Just stopping by, or a blog tour review of Counting Wolves (and a giveaway)


 

counting wolves

Counting Wolves

By: Michael F Stewart

Publisher: The Publishing House

Publication Date: August 14th, 2017

Format: eARC

The Breakfast Club meets Grimm’s Fairy Tales in the lair of an adolescent psych ward.

Milly’s evil stepmother commits her to a pediatric psych ward. That’s just what the wolf wants. With bunk mates like Red, who’s spiraling out of control; Pig, a fire-bug who claims Milly as her own—but just wants extra dessert—Vanet, a manic teen masquerading as a fairy godmother with wish-granting powers as likely to kill as to help; and the mysterious Wolfgang, rumored to roam for blood at night; it doesn’t take long for Milly to realize that only her dead mother’s book of tales can save her.

But Milly’s spells of protection weaken as her wolf stalks the hospital corridors. The ward’s a Dark Wood, and she’s not alone. As her power crumbles, she must let go of her magic and discover new weapons if she is to transform from hunted to hunter.

4 star (griffin)

After her OCD leaves her in a psych ward, thanks to her stepmother and the wolf she is in league with, Milly has to face her illness head on and learn to live with the other patients on the ward as well. There is Red, Pig, Vanet, Peter, Sleeping Beauty, and the elusive Wolfgang, and each are given their own backstory and function within the narrative.

As Milly recovers, the reader begins to understand her trauma, what has brought her to this point, and some of the secrets about her life that she fails to recognize. She fumbles and makes mistakes along the way, and she isn’t fully recovered by the end of the novel, but she’s laid the groundwork for it and that was what was believable. Counting Wolves, while relying on fairy tales to help tell its tale, is never flippant or devalues what the characters are dealing with. It is honest and forthright and avoids being exhibitory or sensational with its portrayal of mental illness. And my favorite part was that Milly helped herself, with the help of her doctor, to deal with her issues. She isn’t rescued by a love interest and her problems aren’t solved through the powers of teenage love.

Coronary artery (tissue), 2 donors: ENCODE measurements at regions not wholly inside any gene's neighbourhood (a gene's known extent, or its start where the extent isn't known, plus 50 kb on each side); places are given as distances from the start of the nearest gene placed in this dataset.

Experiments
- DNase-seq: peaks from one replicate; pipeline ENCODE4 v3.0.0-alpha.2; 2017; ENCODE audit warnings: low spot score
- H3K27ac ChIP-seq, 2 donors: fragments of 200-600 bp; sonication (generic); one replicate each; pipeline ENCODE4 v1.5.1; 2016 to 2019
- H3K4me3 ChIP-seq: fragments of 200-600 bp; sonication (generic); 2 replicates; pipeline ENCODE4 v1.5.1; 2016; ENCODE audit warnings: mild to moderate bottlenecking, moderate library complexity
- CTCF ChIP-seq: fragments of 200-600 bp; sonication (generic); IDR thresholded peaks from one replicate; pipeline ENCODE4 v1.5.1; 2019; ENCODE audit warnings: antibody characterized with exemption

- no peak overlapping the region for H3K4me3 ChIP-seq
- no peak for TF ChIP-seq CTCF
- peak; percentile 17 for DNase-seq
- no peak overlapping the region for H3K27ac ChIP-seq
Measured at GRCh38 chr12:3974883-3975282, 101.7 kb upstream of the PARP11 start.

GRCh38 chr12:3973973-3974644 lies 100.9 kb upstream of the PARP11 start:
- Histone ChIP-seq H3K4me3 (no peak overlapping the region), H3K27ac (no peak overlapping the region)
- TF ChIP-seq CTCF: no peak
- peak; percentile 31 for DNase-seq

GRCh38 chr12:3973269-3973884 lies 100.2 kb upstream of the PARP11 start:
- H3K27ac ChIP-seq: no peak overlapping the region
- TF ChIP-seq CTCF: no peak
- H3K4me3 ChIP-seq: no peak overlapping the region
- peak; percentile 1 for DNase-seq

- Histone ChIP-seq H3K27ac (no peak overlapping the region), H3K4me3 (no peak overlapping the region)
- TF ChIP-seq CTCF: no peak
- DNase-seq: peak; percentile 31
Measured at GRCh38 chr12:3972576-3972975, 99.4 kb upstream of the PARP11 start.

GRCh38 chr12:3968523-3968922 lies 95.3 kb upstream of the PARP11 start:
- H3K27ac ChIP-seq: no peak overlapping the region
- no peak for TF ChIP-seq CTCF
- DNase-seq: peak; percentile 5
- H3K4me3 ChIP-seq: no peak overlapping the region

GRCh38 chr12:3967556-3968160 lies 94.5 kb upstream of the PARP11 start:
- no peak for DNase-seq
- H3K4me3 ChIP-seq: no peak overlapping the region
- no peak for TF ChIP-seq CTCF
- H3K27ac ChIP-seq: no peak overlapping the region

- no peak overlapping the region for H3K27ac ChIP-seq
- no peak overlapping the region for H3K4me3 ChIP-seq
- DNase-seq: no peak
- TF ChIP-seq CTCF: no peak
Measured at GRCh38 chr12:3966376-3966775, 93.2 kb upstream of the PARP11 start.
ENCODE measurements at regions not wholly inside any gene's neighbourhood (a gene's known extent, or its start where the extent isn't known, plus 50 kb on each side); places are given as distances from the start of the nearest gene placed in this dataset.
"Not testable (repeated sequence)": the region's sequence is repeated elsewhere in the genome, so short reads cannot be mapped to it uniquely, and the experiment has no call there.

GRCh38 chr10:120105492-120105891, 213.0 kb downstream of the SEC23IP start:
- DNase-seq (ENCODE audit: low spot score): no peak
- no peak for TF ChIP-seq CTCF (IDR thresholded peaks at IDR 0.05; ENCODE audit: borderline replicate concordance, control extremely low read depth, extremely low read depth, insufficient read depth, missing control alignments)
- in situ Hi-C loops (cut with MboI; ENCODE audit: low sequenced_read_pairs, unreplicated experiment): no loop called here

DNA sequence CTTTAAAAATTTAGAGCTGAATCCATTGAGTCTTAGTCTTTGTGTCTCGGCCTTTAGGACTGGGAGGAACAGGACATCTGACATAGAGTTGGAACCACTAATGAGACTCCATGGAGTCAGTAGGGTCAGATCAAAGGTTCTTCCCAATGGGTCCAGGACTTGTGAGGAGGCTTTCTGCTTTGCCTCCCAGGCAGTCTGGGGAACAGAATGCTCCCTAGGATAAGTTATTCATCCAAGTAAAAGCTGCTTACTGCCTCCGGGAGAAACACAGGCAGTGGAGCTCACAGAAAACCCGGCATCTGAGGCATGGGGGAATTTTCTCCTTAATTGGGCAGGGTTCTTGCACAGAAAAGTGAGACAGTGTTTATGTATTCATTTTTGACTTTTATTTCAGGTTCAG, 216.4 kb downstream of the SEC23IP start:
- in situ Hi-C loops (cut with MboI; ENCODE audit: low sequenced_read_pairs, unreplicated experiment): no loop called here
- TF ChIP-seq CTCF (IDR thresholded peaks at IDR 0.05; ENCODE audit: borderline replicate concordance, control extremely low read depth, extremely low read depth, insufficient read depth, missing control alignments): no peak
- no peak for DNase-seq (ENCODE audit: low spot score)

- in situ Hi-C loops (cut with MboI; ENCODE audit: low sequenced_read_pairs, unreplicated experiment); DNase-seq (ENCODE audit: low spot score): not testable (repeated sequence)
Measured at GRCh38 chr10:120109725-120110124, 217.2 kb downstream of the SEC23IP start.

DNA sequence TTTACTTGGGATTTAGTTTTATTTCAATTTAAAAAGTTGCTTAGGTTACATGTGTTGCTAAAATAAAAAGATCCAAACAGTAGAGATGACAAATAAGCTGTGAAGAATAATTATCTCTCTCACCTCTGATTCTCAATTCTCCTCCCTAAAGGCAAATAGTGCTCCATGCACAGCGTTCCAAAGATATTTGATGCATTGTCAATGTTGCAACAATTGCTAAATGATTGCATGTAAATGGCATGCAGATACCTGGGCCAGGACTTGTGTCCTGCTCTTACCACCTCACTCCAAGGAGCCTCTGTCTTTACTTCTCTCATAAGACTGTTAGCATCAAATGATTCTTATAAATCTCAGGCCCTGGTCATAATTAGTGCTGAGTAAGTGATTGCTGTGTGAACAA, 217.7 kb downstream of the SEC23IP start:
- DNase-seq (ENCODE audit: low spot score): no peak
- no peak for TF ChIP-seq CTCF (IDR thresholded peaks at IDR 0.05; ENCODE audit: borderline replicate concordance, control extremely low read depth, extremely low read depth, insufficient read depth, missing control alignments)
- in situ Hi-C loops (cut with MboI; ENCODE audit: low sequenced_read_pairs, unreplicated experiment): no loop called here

Counting Wolves was a quick and interesting read. Learning about Milly’s issues and their cause will keep the reader curious, and her successes are well earned, believable, and leave the reader satisfied.

Michael F. Stewart is winner of both the 2015 Claymore Award and the 2014 inaugural Creation of Stories Award for best YA novel at the Toronto International Book Fair.

He likes to combine storytelling with technology and pioneered interactive storytelling with Scholastic Canada, Australia, and New Zealand’s, anti-cyberbullying program Bully For You. In addition to his award winning Assured Destruction series, he has authored four graphic novels with Oxford University Press Canada’s Boldprint series. Publications of nonfiction titles on Corruption and Children’s Rights are published by Scholastic and early readers are out with Pearson Education.

For adults, Michael has written THE SAND DRAGON a horror about a revenant prehistoric vampire set in the tar sands, HURAKAN a Mayan themed thriller which pits the Maya against the MS-13 with a New York family stuck in the middle, 24 BONES an urban fantasy which draws from Egyptian myth, and THE TERMINALS–a covert government unit which solves crimes in this realm by investigating them in the next.

Herder of four daughters, Michael lives to write in Ottawa where he was the Ottawa Public Library’s first Writer in Residence. To learn more about Michael and his next projects visit his website at www.michaelfstewart.com or connect via Twitter @MichaelFStewart.

Michael is represented by Talcott Notch.

Find the author:

a Rafflecopter giveaway

 

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Disclaimer: The synopsis and cover picture were pulled from the book’s Goodreads page. Neither belong to us. The author image, info, giveaway, and more were provided by Xpresso Book Tours. An advanced copy was provided in exchange for an honest review.

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